I recently watched a little boy trying to get candy from one of those old-fashioned gumball machines. I rarely see such machines now, but I was in a neighborhood hardware store that hasn’t changed much since the 1950s.
The boy was frustrated, because he couldn’t figure out how to work the machine. He kept trying to place a quarter inside the chute where the gum or candy comes out. He tried to turn the crank, but he didn’t understand that the quarter had to be placed into a slot.
I attempted to show him where to put the quarter, but he wouldn’t listen. He was angry at the machine and ignored me — and kept making the same mistake.
“It’ll never work that way,” I gently told him in a friendly way, “because you’re doing it wrong.”
In the last few days, I’ve found myself thinking about that little boy. I’ve been watching all of the unhappiness and anger and misery of the world around me. I’ve been thinking about the things I see people doing that I know are never going to give them peace and joy. And I keep thinking about what God must think when he looks at his creatures.
“Your lives are never going to work this way,” he must think, “because you’re doing it all wrong.”
We’re like the little boy. We want what’s inside the gumball machine. We even have the quarter to exchange for the candy. But we keep doing everything wrong — and we never quite get what we vaguely know we need.
In times of honesty and insight, we somehow know what we need. At least in a vague way. We crave love and connection and acceptance. We want to reach out to others and connect in loving ways. At times we try. But we make so many mistakes that we lose sight of what we need.
The Hebrew book of Genesis tells us that a serpent offered Adam and Eve a fruit which would give them something other than what God had offered to them. God told them they needed the things he had provided — and that they were to leave that tree alone.
Humanity has spent most of its existence in a metaphorical pursuit of that fruit. We see the others around us already pursuing the fruit, so we join in the mad rush to get to it. But God is watching us — metaphorically speaking — and saying with love and compassion, “You’re doing it wrong.”
We’re doing life wrong. We’re so lost about what matters. And we get angry at life for not giving us what we want — just like that little boy was angry at the gumball machine. And we don’t realize that we’re to blame for making this life so difficult.
We’re really good at technology and commercializing our devices, but we’re terrible at wisdom and meaning.
We’re really good at chasing material things, but we’re pretty terrible at building loving communities.
We’re really good at placing a high value on substitutes — fruits from that tree that will never bring us happiness — and we’re terrible at living our lives in the ways we’ve been taught will bring us joy and satisfaction.
The result is that we have fantastically luxurious lives — especially by historical standards — but we’re bored and miserable, having less meaning and understanding of life than ever before. And we’re incredibly proud of our empty-headed tradeoff, because we don’t have the wisdom to understand what we’ve done. Most people simply have no context — intellectually, emotionally or spiritually — and we don’t generally care. We even teach each succeeding generation to live the ways ways.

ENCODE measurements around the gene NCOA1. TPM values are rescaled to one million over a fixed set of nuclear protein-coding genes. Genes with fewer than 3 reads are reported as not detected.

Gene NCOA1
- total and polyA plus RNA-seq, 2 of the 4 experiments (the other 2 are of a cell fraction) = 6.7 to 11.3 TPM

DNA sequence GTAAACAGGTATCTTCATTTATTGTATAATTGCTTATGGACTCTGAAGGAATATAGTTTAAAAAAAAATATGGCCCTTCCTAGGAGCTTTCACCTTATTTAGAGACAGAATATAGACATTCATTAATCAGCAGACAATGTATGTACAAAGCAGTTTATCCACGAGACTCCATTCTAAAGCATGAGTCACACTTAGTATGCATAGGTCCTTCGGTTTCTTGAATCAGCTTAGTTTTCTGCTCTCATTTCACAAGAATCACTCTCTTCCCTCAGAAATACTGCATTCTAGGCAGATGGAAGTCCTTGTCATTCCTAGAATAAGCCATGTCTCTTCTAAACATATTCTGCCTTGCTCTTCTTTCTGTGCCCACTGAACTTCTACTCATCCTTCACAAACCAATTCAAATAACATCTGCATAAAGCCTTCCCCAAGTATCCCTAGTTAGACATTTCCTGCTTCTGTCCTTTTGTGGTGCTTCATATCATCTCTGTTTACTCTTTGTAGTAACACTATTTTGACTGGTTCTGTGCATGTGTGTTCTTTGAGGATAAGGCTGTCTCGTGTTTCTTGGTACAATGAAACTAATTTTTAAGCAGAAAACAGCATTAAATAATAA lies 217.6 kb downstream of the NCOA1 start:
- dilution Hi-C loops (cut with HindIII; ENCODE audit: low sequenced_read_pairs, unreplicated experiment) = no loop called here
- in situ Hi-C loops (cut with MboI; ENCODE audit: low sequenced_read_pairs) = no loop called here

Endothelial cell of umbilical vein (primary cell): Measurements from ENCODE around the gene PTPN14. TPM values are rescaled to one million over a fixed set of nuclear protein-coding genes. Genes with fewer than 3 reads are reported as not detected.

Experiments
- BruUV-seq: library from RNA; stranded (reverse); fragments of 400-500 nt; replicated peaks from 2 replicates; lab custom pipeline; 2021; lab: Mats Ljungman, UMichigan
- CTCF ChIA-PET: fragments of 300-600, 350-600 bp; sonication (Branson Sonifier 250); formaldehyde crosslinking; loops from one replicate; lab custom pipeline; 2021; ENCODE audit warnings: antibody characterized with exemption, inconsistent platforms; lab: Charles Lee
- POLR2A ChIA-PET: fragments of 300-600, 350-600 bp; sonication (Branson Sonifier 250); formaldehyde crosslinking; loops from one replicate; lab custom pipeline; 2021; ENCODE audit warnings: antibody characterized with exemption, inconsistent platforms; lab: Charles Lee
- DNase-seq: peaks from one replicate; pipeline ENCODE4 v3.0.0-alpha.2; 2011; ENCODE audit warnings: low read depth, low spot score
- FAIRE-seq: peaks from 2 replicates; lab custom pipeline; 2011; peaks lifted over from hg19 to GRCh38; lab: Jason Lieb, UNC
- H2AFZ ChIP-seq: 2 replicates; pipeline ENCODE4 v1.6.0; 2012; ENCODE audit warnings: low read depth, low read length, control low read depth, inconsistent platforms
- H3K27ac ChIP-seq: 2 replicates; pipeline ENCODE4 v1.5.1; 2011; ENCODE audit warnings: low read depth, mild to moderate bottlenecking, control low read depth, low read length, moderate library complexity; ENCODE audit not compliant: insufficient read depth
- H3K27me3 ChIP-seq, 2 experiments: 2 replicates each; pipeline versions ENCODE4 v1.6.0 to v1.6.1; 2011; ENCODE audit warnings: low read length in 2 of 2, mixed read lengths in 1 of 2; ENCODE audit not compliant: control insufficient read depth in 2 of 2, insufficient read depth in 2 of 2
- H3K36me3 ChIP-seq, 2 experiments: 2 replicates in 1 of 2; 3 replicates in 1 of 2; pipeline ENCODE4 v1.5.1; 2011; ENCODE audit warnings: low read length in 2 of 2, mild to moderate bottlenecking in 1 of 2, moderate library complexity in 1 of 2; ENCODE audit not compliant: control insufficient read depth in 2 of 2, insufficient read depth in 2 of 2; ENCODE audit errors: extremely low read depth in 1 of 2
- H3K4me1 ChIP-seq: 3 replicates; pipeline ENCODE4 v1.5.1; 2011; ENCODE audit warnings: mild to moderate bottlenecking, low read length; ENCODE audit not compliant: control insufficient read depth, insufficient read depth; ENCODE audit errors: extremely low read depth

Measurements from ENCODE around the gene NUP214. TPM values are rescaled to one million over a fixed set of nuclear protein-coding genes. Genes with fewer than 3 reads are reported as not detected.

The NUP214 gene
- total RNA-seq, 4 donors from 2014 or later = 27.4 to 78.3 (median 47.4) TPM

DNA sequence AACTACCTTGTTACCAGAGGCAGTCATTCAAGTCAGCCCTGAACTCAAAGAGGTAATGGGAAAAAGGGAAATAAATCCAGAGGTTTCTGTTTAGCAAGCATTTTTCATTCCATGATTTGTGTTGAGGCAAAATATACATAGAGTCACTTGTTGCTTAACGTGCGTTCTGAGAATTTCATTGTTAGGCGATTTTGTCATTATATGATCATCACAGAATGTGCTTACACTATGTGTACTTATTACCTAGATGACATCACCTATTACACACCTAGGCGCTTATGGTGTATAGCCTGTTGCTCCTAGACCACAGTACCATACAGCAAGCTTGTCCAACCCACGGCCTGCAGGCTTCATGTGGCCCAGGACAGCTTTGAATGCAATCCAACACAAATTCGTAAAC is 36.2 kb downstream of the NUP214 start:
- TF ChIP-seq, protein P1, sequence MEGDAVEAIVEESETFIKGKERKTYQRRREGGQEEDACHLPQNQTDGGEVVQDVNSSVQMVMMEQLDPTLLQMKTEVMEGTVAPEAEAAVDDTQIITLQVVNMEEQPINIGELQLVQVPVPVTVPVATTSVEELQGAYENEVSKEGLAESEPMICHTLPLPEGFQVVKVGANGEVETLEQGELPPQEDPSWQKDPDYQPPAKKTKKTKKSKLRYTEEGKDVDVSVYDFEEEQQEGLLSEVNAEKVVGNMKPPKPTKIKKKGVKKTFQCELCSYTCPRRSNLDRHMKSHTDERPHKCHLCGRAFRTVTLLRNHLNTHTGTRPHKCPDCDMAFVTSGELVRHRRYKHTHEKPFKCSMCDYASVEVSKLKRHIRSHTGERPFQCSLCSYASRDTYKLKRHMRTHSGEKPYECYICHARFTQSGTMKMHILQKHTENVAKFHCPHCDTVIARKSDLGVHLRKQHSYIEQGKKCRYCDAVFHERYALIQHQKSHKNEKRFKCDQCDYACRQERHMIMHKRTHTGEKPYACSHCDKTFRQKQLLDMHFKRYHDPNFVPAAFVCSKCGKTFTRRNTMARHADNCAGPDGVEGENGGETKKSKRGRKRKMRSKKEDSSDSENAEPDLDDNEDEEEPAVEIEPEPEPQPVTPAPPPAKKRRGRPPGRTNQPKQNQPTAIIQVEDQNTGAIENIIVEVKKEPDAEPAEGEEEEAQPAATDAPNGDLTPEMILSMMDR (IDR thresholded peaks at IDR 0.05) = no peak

But some of us still hear an inner voice that whispers, “You’re doing it wrong.”
We have a gnawing suspicion that we’re wasting the short lives that we have here — and we’re desperate to find the meaning that we know is there.
Jesus didn’t come to start a religion. He came to teach people how to live in ways that were radically different than most of them understood. He told the people of his day that they were “doing it wrong.” He taught them to value different things. He taught them to love others, including their enemies. He taught them to stop loving material things so much.
Despite the fact that his followers built a powerful church in his name, they’ve frequently perverted the message. That’s why you will find people today who claim to be Christians who hate all sorts of people, who love money and material things more than anything, and who have no loving connection to anyone.
Despite the clear message he taught in the Gospels, that message is ignored or explained away by most people today. Those outside the church completely ignore the message — and those inside the church give lip service to the message while they live lives that are mostly empty and lost and meaningless.
We’re doing life wrong.
This life is relatively short — and it takes many years before we start to get a real inkling of what “doing life right” really means. That’s my experience. And as I look around me at others, I see people who are just as lost as I spent most of my life feeling.
Wisdom sometimes comes with age. Not always, but sometimes. The culture has marginalized the genuine wisdom that can come from life experience. Instead, our culture has glorified the shallow confidence that comes with youth.
I don’t understand all that I need to understand. I’m a lot wiser than I was 20 years ago, though. I still feel like that little boy with the quarter. I’m still trying to fit it into the machine. I’m still trying to get life to give me the things which I vaguely know will give me peace and joy.
I’ve gone through all sorts of things which I know won’t work. I’ve failed many times. I’ve taught myself how to be unhappy, how to make others miserable, how to squander my assets.
But I’m closer than ever to getting it right. I’m going back to things I should have learned — and should have listened to — years ago.
And I know that when I’m finally humble enough and wise enough, I’ll drop my little quarter into life’s gumball machine — and I’ll finally find the bounty of love and connection and joy that I’ve always craved.
I hope you find a way to do that, too.